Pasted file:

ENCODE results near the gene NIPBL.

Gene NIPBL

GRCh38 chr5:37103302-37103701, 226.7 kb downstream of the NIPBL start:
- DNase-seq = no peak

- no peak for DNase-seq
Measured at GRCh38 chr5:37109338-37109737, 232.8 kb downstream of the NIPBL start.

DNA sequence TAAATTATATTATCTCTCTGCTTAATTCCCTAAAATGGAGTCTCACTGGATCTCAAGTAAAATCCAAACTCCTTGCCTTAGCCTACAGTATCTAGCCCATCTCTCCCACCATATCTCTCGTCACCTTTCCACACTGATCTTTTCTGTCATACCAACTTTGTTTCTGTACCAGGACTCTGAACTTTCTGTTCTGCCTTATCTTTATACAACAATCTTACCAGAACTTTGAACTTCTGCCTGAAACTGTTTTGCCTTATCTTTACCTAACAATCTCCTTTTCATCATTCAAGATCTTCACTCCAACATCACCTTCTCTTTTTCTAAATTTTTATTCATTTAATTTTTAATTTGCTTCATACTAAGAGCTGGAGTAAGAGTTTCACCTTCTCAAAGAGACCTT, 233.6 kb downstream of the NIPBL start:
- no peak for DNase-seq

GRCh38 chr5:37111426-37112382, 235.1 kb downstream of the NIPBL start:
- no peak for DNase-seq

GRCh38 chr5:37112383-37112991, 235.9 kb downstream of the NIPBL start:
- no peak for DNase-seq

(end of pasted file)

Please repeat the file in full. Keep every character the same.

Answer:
ENCODE results near the gene NIPBL.

Gene NIPBL

GRCh38 chr5:37103302-37103701, 226.7 kb downstream of the NIPBL start:
- DNase-seq = no peak

- no peak for DNase-seq
Measured at GRCh38 chr5:37109338-37109737, 232.8 kb downstream of the NIPBL start.

DNA sequence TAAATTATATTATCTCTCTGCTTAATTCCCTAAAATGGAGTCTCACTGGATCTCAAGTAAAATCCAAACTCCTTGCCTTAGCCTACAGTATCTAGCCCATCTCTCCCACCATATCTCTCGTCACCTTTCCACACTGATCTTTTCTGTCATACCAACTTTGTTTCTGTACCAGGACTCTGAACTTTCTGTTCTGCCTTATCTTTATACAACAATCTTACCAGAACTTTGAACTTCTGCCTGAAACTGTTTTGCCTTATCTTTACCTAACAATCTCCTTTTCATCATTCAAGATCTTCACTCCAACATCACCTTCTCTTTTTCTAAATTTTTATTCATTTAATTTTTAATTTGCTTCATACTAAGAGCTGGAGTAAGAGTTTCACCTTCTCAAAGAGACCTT, 233.6 kb downstream of the NIPBL start:
- no peak for DNase-seq

GRCh38 chr5:37111426-37112382, 235.1 kb downstream of the NIPBL start:
- no peak for DNase-seq

GRCh38 chr5:37112383-37112991, 235.9 kb downstream of the NIPBL start:
- no peak for DNase-seq